Publications by authors named "Rebecca Varley"

4 Publications

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Growth and renal function dynamics of renal oncocytomas on active surveillance.

BJU Int 2021 May 28. Epub 2021 May 28.

Division of Surgery and Interventional Science, University College London.

Objectives: To study the natural history of renal oncocytomas and address indications for intervention by determining how growth associates with renal function over time, the reasons for surgery and ablation, and disease-specific survival.

Patients And Methods: Retrospective cohort of consecutive patients with renal oncocytoma on active surveillance reviewed at the Specialist Centre for Kidney Cancer at Royal Free London NHS Foundation Trust (2012 to 2019). Comparison between groups was tested using the Mann-Whitney U and the Chi-square tests. A mixed-effects model with a random intercept for patient was used to study the longitudinal association between tumour size and estimated glomerular filtration rate (eGFR).

Results: Longitudinal data from 98 patients with 101 lesions was analysed. Most patients were male (68.3%), median age was 69 years (IQR 13). The median follow-up was 29 months (IQR 26). Most lesions were small renal masses, 24% measured over 4 cm. Over half (64.4%) grew at a median rate of 2 mm per year (IQR 4). No association was observed between tumour size and eGFR over time (p=0.871). Nine lesions (8.9%) were subsequently treated. Two deaths were reported, neither were related to the diagnosis of renal oncocytoma.

Conclusion: Natural history data from the largest active surveillance cohort of renal oncocytomas to date show that renal function does not seem to be negatively impacted by growing oncocytomas, and confirms clinical outcomes are excellent after a median follow up of over 2 years. Active surveillance should be considered the gold standard management of renal oncocytomas up to 7cm.
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http://dx.doi.org/10.1111/bju.15499DOI Listing
May 2021

Roux-en-Y versus single loop reconstruction in pancreaticoduodenectomy: A systematic review and meta-analysis.

Int J Surg 2021 Apr 24;88:105923. Epub 2021 Mar 24.

Department of Hepato-Pancreato-Biliary Surgery, Manchester Royal Infirmary, Manchester, UK.

Background: Post-operative pancreatic fistula (POPF) and delayed gastric emptying (DGE) both remain problematic complications following pancreaticoduodenectomy. This systematic review and meta-analysis evaluates whether Roux-en-Y compared to a single loop reconstruction in pancreaticoduodenectomy significantly reduces rates of these complications.

Methods: A systematic review and meta-analysis was conducted according to the PRISMA guidelines by screening EMBASE, MEDLINE/PubMed, CENTRAL and bibliographic reference lists for comparative studies meeting the predetermined inclusion criteria. Post-operative outcome measures included: POPF, DGE, bile leak, operating time, blood loss, need for transfusion, wound infection, intra-abdominal collection, post-pancreatectomy haemorrhage, overall morbidity, re-operation, overall mortality, hospital length of stay. Pooled odds ratios or mean differences with 95% confidence intervals were calculated using either fixed- or random-effects models.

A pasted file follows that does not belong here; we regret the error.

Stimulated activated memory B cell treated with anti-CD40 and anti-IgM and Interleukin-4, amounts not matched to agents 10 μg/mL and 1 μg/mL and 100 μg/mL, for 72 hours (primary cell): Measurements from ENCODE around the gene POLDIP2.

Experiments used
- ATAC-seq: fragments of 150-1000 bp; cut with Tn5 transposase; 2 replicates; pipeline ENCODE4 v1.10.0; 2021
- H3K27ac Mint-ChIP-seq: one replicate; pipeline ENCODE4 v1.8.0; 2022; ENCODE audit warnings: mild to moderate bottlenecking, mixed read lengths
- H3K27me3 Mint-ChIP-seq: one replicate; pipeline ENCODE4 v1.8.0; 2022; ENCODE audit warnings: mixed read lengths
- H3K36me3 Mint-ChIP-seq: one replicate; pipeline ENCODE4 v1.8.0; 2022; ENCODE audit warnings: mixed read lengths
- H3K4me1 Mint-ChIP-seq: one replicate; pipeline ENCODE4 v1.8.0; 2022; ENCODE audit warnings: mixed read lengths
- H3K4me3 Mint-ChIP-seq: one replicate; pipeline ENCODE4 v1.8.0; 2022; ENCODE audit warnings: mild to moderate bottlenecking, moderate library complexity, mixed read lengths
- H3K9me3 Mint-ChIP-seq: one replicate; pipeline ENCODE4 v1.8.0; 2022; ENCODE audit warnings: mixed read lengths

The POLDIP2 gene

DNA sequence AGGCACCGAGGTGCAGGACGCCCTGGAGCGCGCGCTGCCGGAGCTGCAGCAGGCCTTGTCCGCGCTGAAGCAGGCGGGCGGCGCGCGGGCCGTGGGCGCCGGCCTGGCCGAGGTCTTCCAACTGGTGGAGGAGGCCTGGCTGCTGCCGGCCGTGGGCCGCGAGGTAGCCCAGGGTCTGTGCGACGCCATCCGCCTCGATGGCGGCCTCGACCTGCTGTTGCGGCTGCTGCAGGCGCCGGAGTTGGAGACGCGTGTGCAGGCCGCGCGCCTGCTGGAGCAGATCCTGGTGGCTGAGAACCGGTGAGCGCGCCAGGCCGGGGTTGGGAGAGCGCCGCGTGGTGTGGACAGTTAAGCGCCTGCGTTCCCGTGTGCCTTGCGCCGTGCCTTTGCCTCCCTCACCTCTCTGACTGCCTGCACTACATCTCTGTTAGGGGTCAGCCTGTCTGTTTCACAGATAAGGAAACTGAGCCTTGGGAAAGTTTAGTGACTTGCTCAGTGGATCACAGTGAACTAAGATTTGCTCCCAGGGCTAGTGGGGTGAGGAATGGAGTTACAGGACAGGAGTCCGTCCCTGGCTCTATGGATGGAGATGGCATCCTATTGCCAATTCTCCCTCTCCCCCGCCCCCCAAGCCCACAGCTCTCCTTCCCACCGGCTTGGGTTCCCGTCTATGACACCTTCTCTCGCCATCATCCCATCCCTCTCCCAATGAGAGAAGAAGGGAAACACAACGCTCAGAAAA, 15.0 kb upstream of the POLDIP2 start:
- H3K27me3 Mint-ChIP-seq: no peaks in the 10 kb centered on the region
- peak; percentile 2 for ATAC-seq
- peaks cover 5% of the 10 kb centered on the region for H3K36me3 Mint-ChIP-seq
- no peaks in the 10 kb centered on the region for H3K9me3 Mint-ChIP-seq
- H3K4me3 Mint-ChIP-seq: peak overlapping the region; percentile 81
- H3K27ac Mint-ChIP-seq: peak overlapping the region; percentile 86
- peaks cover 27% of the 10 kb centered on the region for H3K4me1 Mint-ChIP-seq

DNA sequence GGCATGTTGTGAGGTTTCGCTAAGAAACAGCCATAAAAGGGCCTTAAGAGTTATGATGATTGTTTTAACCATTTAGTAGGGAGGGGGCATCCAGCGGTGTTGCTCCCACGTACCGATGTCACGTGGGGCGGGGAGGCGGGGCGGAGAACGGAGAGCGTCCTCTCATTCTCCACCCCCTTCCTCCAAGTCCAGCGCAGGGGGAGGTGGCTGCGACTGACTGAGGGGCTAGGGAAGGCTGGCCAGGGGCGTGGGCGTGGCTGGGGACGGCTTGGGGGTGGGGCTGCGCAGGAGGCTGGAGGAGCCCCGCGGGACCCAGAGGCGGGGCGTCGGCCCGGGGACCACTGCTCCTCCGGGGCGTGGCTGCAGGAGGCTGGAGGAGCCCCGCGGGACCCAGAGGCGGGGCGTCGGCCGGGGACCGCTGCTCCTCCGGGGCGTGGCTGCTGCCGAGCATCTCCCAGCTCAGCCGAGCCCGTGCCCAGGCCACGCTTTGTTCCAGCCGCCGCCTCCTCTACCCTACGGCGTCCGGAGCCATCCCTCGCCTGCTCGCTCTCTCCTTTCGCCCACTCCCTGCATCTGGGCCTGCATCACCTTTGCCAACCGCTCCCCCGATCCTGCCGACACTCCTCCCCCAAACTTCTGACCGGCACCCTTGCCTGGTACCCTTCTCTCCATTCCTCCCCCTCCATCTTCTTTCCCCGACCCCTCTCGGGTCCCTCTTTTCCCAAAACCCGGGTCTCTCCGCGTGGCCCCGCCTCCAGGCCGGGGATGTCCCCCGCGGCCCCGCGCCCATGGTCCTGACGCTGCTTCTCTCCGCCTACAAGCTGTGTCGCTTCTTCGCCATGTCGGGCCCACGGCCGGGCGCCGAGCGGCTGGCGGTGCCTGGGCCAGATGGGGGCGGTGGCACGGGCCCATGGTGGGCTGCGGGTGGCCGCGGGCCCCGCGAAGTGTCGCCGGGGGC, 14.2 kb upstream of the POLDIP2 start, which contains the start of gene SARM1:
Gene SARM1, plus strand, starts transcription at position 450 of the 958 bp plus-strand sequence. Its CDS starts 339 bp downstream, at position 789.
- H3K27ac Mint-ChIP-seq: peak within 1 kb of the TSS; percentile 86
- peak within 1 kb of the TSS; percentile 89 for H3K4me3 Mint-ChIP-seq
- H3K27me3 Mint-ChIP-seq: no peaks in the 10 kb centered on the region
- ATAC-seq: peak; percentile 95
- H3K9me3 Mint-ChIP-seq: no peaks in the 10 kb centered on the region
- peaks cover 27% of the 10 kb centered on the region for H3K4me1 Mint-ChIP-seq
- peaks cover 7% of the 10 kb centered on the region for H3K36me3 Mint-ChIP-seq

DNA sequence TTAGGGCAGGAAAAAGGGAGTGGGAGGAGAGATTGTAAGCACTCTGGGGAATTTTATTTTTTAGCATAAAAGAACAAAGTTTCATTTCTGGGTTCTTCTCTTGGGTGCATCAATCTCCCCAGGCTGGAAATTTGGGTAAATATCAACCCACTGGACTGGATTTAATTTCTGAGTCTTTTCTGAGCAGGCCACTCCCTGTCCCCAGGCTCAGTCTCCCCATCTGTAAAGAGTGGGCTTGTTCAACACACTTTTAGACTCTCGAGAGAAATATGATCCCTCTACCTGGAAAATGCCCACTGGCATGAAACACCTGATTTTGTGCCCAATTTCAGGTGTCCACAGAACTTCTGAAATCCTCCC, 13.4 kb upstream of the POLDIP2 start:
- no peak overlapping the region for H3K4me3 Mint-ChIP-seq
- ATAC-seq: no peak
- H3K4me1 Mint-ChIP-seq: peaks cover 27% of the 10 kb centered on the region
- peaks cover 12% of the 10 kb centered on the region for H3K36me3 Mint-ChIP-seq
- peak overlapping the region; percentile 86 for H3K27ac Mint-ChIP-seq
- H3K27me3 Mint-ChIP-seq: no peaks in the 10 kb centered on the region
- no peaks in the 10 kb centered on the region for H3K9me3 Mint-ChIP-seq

Results: Fourteen studies were identified including four randomised controlled trials (RCTs) and 10 observational studies reporting a total of 2,031 patients. Data synthesis showed no statistically significant difference between the two groups in any of the outcome measures except operating time, which was longer in those undergoing Roux-en-Y reconstruction.

Discussion: Roux-en-Y is not superior to single loop reconstruction in pancreaticoduodenectomy but may prolong operating time. Future high-quality randomised studies with appropriate study design and sample size power calculation may be required to further validate this conclusion.
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http://dx.doi.org/10.1016/j.ijsu.2021.105923DOI Listing
April 2021

Kidney Transplantation From a 5-Day-Old Donor With a Single Functioning Kidney.

Exp Clin Transplant 2020 11;18(6):732-736

From the Department of Renal and Pancreas Transplantation, Manchester Royal Infirmary, Manchester University NHS Foundation Trust, Unitek Kingdom.

Kidney transplant restores renal function in eligible patients with end-stage renal failure who require renal replacement therapy. There remains a significant disparity between the demand and supply of suitable kidneys for transplant. In recent years, pediatric donors have formed an important area for expansion of the donor pool. However, neonatal donation (< 28 days) remains an underutilized resource. We describe a case of en bloc kidney transplant from a 5-day-old donor after circulatory death into an adult recipient. One kidney thrombosed almost immediately, leaving a single 4.5-cm, poorly functioning kidney. Eighteen months after transplant, the recipient has shown good function with the estimated glomerular filtration rate continuing to improve. This case demonstrates that a single neonatal kidney can grow and adapt to provide adequate renal function in an adult. This experience suggests that a single kidney from a neonate can sustain renal function in adults, and every effort should be made to maximize their use in transplant.
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http://dx.doi.org/10.6002/ect.2020.0254DOI Listing
November 2020

The Technophobe's Guide to the Digital Age.

Authors:
Rebecca Varley

Br J Gen Pract 2015 Jul;65(636):362

5th Year Medical Student, Lancaster Medical School, Lancaster. Email:

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http://dx.doi.org/10.3399/bjgp15X685765DOI Listing
http://www.ncbi.nlm.nih.gov/pmc/articles/PMC4484927PMC
July 2015